Lt. Gov. Garlin Gilchrist during a Friday morning CNN segment said Republican political leaders’ rhetoric and refusal to decry hate groups helped nurture a right-wing plot against Gov. Gretchen Whitmer’s life.
“They legitimize these groups,” Gilchrist said. “They support them with their rhetoric.”
It’s “disgusting,” Gilchrist said. He is the state’s first Black lieutenant governor and chairs a statewide task force that investigates COVID-19 pandemic racial disparities. Michigan Attorney General Dana Nessel — along with FBI, DOJ and Michigan State Police (MSP) officials — announced Thursday the results of an extensive domestic terrorism investigation into the kidnapping and murder plot. So far, 13 men with ties to Michigan militia organizations have been charged with domestic terrorist acts.
In remarks made the same day Nessel announced the results, Whitmer said the plot against her flourished because President Donald Trump and Republicans have refused to take hard stances against white supremacy, bigotry and violence.
Trump on Thursday evening blasted Whitmer’s suggestion that he is “complicit,” writing on Twitter that she has done a “terrible job” of managing the COVID-19 pandemic in Michigan. Statewide polls suggest a large portion of Michigan residents disagree with that.
Gilchrist on Friday said the White House is “completely detached” from reality.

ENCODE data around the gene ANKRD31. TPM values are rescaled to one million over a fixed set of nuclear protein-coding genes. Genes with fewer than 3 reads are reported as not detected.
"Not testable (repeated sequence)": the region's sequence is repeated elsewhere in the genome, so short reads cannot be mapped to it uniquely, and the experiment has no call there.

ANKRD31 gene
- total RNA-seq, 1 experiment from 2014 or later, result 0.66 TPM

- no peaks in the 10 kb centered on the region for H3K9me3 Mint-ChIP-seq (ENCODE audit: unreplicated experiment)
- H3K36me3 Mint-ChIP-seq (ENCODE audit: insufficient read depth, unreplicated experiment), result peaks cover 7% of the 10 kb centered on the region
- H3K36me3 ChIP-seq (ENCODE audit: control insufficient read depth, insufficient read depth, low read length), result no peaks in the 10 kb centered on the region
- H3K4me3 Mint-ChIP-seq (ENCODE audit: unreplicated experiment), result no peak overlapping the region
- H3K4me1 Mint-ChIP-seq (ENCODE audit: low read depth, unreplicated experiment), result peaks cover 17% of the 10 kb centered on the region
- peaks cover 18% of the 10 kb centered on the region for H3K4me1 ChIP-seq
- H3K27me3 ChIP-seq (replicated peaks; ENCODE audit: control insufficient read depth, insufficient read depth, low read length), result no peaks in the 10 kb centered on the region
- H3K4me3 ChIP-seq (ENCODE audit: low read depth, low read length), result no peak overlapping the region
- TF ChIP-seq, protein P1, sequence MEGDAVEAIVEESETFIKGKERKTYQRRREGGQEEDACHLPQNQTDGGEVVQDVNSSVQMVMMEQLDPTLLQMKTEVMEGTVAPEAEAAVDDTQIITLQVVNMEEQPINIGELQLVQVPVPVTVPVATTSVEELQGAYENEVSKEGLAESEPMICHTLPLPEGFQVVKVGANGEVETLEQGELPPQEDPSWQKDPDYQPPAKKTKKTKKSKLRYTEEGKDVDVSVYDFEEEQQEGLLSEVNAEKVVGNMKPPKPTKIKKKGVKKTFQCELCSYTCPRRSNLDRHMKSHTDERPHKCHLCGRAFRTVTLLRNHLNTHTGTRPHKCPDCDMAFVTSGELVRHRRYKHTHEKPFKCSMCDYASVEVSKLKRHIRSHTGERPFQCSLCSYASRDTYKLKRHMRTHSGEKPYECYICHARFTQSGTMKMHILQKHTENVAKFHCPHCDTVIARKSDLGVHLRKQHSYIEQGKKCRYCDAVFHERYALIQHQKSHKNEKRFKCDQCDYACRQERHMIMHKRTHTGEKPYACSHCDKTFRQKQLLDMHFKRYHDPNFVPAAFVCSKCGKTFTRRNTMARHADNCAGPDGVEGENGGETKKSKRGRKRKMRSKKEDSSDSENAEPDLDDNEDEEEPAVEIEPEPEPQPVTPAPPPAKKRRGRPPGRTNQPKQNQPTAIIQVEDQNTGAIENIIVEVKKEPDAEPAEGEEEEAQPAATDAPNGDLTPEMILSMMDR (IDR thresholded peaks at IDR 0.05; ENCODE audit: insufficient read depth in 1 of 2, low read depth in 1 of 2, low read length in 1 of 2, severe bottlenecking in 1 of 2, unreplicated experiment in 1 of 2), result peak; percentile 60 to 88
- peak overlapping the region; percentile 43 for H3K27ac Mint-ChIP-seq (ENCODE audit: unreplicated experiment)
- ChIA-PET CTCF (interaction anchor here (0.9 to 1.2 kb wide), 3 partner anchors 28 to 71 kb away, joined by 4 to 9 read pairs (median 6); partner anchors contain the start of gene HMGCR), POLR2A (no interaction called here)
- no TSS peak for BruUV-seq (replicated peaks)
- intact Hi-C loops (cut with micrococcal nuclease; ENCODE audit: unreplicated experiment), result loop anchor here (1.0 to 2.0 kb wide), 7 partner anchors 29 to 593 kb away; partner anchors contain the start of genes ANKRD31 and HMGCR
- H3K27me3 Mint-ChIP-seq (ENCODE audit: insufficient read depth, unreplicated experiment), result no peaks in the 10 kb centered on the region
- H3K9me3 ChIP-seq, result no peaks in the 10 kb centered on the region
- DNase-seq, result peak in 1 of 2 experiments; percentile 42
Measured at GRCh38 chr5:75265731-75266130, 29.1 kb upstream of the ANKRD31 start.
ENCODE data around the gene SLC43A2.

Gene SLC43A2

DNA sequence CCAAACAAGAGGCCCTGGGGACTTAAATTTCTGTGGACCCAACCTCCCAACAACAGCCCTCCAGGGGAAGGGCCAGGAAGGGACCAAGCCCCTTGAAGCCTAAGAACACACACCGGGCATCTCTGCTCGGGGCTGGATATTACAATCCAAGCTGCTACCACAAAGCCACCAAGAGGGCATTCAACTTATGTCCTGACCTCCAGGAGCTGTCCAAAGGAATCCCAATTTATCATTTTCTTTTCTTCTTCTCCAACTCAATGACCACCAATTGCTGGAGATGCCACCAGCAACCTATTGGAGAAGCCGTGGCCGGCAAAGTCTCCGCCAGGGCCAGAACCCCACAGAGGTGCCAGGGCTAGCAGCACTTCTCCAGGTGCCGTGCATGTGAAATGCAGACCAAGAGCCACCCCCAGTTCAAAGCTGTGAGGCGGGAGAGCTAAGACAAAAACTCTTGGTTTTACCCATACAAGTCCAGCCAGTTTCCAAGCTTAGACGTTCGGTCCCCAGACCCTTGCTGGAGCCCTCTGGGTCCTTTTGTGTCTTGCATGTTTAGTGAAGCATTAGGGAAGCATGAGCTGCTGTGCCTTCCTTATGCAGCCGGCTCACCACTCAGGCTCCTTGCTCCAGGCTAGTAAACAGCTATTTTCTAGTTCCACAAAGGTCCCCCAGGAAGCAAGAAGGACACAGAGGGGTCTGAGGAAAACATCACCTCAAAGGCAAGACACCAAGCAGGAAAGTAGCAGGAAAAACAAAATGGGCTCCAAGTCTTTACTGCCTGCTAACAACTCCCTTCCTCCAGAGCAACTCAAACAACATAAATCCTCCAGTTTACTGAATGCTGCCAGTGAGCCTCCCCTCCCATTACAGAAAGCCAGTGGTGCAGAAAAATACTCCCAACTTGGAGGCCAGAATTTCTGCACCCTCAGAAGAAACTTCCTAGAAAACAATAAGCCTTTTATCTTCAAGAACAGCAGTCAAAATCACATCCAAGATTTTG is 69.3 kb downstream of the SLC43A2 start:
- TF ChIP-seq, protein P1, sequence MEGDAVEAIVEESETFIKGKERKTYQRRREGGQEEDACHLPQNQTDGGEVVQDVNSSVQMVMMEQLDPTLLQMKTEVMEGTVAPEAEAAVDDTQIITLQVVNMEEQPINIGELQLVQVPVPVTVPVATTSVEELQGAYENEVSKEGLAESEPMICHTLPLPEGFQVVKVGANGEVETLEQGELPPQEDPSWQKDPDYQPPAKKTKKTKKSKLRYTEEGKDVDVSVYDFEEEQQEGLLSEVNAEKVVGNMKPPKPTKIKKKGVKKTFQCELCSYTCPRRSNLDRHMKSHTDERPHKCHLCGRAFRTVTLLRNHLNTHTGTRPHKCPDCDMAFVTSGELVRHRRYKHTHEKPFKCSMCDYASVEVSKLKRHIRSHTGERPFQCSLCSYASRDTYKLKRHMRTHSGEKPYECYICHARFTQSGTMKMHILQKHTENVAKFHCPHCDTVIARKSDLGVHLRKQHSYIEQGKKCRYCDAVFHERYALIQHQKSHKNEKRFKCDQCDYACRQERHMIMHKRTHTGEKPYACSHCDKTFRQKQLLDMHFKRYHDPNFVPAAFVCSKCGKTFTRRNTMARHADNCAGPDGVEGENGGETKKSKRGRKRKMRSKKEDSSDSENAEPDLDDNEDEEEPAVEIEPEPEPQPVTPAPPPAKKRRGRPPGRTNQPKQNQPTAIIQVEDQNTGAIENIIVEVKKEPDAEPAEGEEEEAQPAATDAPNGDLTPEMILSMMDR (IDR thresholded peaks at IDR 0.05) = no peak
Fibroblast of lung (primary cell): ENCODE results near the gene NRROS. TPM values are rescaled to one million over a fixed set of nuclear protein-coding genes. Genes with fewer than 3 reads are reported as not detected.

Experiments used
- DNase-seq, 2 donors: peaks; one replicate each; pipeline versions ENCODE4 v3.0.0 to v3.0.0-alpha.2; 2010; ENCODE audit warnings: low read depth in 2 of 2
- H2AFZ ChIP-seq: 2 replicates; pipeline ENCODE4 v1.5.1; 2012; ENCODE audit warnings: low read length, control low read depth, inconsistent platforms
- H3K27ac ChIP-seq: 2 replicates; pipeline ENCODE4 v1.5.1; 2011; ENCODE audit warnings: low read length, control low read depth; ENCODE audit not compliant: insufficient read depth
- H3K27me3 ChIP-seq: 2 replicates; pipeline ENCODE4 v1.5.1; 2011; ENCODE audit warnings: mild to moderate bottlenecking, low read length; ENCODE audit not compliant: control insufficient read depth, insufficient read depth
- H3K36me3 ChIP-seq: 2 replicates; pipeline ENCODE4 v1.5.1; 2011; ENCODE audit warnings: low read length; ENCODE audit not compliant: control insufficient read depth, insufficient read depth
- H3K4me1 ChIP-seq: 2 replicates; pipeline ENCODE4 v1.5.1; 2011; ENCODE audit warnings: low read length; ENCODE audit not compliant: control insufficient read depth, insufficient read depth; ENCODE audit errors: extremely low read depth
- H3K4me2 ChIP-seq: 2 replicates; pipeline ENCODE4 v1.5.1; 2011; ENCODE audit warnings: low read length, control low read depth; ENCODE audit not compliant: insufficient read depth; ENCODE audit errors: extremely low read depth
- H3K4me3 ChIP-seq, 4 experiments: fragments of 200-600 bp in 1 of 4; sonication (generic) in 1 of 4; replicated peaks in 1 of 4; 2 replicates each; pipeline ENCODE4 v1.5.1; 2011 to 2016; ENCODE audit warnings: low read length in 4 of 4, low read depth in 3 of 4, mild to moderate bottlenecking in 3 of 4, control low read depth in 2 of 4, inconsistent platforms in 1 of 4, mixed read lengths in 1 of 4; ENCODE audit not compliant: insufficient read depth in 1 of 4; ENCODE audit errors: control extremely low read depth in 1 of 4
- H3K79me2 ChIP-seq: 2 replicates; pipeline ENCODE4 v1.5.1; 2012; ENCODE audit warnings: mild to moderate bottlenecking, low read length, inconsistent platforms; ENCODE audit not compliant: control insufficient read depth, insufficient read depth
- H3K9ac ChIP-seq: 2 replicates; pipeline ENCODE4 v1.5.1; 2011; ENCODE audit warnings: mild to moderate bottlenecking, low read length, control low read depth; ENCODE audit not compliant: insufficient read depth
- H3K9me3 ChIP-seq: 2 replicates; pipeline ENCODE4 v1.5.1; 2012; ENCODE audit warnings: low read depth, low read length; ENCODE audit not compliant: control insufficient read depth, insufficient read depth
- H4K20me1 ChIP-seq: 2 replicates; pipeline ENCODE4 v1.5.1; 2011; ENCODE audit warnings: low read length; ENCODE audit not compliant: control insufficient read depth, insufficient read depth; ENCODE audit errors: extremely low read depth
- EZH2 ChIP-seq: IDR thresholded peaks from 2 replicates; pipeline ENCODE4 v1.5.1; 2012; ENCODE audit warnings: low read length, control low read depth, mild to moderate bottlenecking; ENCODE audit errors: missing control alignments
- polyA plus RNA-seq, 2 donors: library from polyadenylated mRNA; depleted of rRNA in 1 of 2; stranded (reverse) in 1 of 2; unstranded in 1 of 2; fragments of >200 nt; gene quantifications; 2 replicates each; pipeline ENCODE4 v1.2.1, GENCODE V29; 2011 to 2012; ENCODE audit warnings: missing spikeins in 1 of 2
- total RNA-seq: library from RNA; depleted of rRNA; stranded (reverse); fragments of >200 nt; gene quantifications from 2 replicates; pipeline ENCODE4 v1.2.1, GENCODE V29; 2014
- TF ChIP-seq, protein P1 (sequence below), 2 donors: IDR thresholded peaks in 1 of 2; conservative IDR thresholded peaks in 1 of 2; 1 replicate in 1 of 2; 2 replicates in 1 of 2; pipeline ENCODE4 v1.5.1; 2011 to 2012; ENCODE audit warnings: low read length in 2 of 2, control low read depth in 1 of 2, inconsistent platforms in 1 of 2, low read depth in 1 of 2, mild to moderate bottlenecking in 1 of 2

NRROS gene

“The plot that was thwarted showed people will continue to answer the call of the president to violence and division,” Gilchrist said.
Whitmer has endured criticism from Trump and Michigan GOP leaders for strict health protocols she’s put in place during the pandemic, like her “Stay Home, Stay Safe” order that is now ended. It’s of note that much of that criticism — and a months-long endeavor to strip Whitmer of emergency governing powers — has come from the GOP-majority Michigan Legislature.
In a Thursday statement, and again during the Friday CNN segment, Gilchrist singled out state Senate Majority Leader Mike Shirkey (R-Clarklake), a critic of Whitmer, for meeting with armed militia members when they entered the state Senate chambers in April. Shirkey’s actions “put members of this body at greater risk,” Gilchrist said in the statement.
“Instead of standing tall and telling these racists, misogynists, and bigots that they had no place in the people’s House, instead of taking action to ban guns in the state capitol, which people only brought in to intimidate lawmakers, what did the Senate Majority Leader do? He walked up to the gallery,” Gilchrist said. “And he talked to them as peers. He legitimized their behavior. He gave them comfort, cover, and encouragement.”
It was one of the “most repugnant things that has ever happened” in the chamber, Gilchrist said.
In a tweet, Shirkey condemned violence against Whitmer. He, along with state House Speaker Lee Chatfield (R-Levering), were later criticized on Thursday for joining an anti-Whitmer “Let MI People Go” rally at the state Capitol.